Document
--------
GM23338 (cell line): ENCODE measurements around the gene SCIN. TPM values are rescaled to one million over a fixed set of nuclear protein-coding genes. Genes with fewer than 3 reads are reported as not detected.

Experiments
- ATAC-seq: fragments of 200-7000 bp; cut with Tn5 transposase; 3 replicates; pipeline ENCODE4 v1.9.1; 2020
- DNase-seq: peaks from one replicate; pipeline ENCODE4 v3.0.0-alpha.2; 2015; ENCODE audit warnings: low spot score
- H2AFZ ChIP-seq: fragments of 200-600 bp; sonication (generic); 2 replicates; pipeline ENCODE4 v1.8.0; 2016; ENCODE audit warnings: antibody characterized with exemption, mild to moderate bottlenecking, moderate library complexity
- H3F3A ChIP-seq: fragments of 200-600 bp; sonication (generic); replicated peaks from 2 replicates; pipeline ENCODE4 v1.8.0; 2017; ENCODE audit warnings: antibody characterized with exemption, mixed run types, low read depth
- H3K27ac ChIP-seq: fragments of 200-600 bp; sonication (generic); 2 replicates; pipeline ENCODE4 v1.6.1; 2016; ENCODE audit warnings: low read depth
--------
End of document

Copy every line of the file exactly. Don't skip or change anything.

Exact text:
GM23338 (cell line): ENCODE measurements around the gene SCIN. TPM values are rescaled to one million over a fixed set of nuclear protein-coding genes. Genes with fewer than 3 reads are reported as not detected.

Experiments
- ATAC-seq: fragments of 200-7000 bp; cut with Tn5 transposase; 3 replicates; pipeline ENCODE4 v1.9.1; 2020
- DNase-seq: peaks from one replicate; pipeline ENCODE4 v3.0.0-alpha.2; 2015; ENCODE audit warnings: low spot score
- H2AFZ ChIP-seq: fragments of 200-600 bp; sonication (generic); 2 replicates; pipeline ENCODE4 v1.8.0; 2016; ENCODE audit warnings: antibody characterized with exemption, mild to moderate bottlenecking, moderate library complexity
- H3F3A ChIP-seq: fragments of 200-600 bp; sonication (generic); replicated peaks from 2 replicates; pipeline ENCODE4 v1.8.0; 2017; ENCODE audit warnings: antibody characterized with exemption, mixed run types, low read depth
- H3K27ac ChIP-seq: fragments of 200-600 bp; sonication (generic); 2 replicates; pipeline ENCODE4 v1.6.1; 2016; ENCODE audit warnings: low read depth